Gardner Denver displayed its Ultima oil-free, two-stage variable speed drive rotary screw air compressor, which is one of numerous models offered in its PureAir oil-free air compressor line. The Ultima is offered as standard from 75kW to 160kW, with each unit fully upgradeable between this kilowatt-range. Patrick Kraemer, Oil Free Business Development Manager, West Region, said the air compressor is attracting significant interest in applications such as those in the food and beverage industry given the importance of oil-free compressed air systems. He called out numerous features of the machine, such as permanent magnet synchronous motors providing 97% efficiency, as well as a host of water-cooled components including the intercooler, after-cooler, airends, main motors, and inverters that result in improved performance and longevity. The quiet-running and compact machine also has a 37% smaller footprint, allowing it to conserve precious floor space. Additionally, the machine lends itself easily to heat recovery.
There was a lot to take in at Parker Hannifin’s booth, starting with its OFAS (Oil-Free Air System) desiccant dryer recently launched to the North American market. The dryer is third party-validated to ISO 8573-1 Class O Quality Classes and designed for use with any air compressor type. Advanced controls automatically adapt dryer operation to ambient and inlet conditions and compressed air load profiles. The result is reduced energy consumption and lower running costs. It’s suitable for instrumentation, electronics, robotics, plant automation and industrial compressed air treatment environments. Next, the Parker Transair team shared insights into the Transair Condition Monitoring (TCM) sensors and cloud-based software that allows users to easily monitor their compressed air systems from anywhere in real time. The TCM line of pressure/vacuum, humidity, temperature, power and flow sensors can be integrated into existing steel or copper piping systems, as well as into the Transair aluminum pipe system.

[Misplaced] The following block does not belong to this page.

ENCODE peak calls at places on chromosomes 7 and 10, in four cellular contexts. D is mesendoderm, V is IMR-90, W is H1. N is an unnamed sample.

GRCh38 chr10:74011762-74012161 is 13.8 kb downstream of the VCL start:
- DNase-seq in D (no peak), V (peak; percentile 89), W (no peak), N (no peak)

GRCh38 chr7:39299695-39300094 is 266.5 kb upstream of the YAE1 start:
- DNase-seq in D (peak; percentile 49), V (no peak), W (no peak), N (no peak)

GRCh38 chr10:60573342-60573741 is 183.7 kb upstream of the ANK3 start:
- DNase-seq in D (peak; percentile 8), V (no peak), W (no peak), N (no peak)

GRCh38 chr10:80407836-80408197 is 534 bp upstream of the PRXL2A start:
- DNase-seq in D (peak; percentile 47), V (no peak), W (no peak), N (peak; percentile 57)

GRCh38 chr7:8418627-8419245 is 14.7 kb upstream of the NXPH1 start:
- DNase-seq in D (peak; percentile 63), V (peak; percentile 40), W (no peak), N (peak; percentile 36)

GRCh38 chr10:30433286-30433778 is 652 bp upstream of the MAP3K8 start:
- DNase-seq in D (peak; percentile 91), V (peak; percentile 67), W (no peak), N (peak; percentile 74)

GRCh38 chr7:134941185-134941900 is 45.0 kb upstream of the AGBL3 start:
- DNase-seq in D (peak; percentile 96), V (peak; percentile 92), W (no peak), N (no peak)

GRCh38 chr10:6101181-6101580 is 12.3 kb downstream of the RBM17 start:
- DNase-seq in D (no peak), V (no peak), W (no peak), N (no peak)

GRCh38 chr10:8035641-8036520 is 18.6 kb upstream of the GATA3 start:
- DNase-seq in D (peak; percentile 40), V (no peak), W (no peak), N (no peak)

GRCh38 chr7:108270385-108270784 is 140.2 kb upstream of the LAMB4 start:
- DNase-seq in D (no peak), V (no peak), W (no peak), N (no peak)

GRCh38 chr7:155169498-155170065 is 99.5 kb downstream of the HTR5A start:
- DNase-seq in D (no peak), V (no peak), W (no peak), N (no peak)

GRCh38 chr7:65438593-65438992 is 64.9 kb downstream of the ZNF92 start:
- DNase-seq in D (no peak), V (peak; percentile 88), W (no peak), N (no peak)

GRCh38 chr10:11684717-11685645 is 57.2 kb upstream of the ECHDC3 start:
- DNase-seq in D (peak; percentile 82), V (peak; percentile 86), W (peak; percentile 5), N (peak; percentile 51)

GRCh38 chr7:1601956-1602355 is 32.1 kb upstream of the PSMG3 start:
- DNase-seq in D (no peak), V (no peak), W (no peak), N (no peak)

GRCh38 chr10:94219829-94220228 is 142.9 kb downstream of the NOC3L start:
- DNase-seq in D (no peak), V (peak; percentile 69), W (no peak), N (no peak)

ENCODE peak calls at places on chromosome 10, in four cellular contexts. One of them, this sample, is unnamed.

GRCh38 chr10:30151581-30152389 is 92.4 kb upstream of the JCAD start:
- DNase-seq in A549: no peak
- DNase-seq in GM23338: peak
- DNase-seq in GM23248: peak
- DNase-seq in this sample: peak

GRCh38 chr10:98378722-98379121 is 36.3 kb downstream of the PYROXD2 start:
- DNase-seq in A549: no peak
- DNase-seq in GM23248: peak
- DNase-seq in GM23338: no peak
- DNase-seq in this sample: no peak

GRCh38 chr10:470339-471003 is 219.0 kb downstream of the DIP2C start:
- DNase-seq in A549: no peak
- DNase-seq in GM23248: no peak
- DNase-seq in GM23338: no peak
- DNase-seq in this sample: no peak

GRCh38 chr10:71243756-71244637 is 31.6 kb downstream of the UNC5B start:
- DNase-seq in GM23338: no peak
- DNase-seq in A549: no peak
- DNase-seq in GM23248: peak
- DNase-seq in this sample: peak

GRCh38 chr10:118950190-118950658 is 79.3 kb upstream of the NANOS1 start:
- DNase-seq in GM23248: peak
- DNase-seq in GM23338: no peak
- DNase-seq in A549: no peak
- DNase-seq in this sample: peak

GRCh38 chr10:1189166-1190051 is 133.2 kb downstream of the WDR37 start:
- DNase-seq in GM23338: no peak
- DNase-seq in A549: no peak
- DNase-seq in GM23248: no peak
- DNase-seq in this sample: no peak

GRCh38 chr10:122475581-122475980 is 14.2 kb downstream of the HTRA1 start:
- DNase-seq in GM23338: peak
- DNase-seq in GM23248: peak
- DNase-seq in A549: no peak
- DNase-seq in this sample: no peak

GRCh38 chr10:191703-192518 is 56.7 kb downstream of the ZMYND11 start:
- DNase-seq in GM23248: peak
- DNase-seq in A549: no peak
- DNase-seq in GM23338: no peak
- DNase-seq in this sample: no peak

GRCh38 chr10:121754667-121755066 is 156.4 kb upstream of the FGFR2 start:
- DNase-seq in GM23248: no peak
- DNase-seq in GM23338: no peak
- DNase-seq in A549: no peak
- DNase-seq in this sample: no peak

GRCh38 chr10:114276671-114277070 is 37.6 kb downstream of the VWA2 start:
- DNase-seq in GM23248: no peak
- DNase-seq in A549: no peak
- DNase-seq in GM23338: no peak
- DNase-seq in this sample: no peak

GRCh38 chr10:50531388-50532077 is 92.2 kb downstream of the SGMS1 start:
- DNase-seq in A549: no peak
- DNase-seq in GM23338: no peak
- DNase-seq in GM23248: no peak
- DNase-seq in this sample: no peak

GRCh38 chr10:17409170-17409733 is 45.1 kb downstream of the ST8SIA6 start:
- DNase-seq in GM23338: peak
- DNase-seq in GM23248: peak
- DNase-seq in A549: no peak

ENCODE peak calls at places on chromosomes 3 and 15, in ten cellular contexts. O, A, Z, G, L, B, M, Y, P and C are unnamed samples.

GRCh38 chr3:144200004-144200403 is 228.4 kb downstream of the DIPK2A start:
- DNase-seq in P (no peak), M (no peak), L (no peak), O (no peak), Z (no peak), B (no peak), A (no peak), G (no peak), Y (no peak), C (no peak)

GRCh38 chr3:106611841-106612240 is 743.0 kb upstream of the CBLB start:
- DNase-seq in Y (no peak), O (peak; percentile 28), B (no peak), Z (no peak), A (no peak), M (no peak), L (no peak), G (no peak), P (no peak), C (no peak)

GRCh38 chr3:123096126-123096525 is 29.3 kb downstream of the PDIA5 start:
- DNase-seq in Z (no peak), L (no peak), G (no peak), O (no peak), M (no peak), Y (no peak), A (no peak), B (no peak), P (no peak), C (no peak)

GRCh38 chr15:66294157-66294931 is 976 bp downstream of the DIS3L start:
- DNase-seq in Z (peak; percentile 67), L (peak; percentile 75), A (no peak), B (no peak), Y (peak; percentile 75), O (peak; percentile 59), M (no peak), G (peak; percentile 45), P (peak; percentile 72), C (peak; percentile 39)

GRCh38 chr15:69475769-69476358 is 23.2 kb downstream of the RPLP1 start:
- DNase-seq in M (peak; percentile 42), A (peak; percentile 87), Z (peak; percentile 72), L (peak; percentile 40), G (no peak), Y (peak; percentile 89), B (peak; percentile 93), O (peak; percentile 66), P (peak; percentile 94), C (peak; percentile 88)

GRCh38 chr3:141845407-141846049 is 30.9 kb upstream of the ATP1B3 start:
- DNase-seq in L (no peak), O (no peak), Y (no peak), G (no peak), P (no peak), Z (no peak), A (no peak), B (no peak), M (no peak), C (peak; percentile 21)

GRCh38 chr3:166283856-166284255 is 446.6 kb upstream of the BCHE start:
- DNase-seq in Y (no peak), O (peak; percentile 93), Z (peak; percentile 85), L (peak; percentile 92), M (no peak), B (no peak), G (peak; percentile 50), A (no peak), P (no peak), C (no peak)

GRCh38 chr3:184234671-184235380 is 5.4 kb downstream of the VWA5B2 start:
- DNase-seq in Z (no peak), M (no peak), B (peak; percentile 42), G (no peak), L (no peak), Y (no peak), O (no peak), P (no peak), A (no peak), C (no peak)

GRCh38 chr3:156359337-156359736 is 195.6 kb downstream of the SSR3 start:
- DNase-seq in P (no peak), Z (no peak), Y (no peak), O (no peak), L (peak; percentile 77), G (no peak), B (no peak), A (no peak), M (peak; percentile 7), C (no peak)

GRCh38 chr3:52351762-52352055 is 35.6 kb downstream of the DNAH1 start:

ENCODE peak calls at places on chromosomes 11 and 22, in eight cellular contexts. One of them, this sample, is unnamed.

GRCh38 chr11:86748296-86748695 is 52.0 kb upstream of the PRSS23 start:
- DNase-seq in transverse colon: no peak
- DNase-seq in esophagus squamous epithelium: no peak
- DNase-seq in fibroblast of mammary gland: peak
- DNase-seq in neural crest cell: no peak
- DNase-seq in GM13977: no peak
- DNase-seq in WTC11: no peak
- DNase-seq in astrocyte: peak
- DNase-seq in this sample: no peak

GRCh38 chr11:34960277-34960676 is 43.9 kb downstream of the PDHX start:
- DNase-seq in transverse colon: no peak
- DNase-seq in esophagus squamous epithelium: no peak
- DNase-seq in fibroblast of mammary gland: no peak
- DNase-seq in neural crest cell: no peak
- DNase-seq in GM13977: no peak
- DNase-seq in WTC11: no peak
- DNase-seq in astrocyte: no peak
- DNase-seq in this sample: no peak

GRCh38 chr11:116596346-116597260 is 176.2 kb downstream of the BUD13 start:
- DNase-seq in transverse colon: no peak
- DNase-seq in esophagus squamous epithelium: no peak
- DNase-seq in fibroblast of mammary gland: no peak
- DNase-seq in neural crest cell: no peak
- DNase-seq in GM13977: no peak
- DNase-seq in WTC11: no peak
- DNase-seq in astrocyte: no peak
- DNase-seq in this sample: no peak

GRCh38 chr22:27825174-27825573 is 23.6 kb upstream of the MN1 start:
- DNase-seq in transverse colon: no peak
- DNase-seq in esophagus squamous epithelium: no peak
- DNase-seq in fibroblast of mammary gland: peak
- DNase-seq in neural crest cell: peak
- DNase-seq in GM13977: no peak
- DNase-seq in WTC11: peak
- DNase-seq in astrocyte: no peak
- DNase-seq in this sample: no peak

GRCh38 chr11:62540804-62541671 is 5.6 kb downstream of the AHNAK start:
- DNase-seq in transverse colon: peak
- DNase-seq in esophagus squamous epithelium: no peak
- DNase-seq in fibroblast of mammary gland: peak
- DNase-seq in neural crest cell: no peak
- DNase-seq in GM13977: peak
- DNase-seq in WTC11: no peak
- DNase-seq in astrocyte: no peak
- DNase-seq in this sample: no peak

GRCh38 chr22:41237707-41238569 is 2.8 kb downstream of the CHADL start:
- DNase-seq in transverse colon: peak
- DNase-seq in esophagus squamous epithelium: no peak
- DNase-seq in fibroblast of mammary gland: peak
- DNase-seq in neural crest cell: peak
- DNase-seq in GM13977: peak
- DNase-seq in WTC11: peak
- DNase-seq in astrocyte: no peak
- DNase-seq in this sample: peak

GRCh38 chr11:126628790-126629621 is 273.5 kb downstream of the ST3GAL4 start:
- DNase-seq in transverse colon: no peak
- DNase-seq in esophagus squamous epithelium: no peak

Keith Harger, Tim Mcdonald, Jody Panzer, Jim Tuma and Guillermo Hiyane at the Parker Transair booth (left to right).
At the Hertz Kompressoren booth, VP General Manager Bob Groendyke talked about the importance of manufacturing quality equipment and customer service. He pointed to the company’s HVD Series direct drive and variable speed air compressors. Available in models from 7.5 to 400 hp, the air compressor is engineered to save up to 35% energy. He also said the company’s expansion into the United States continues its upward trend based not only on efficient and reliable products, but also on the company’s passion for customer service. “We pride ourselves on literally having someone pick up the phone every time the phone rings,” Groendyke said.
Milton Boyce, Sergio Lopez and Bob Groendyke at the Hertz Kompressoren booth (left to right).
JORC continues to demonstrate a singular focus on condensate management products. They manufacture a full range of oil-water separators and condensate drains ranging from zero air loss to timed electric solenoid with valves. Jan de Bie explained they are now helping clients visualize condensate drain performance and reliability with some Internet-of-Things solutions.
Darren and Jan de Bie at the JORC booth (left to right).
The team at ELGi Compressors was excited to share insights into its expanded single- and two-stage, oil-free rotary screw air compressors now available from 60 to 500 hp and designed to consistently meet ISO 8573-1 Class 0 Oil Quality Classes. It also touted the capabilities of its Premium EG electric lubricated screw compressors available from 125 to 200 hp, which are specially designed for ensuring lower energy consumption and higher efficiencies.
Gray Biggins, Jeff Bremer and Frank Brookshire at the ELGi Compressors booth (left to right).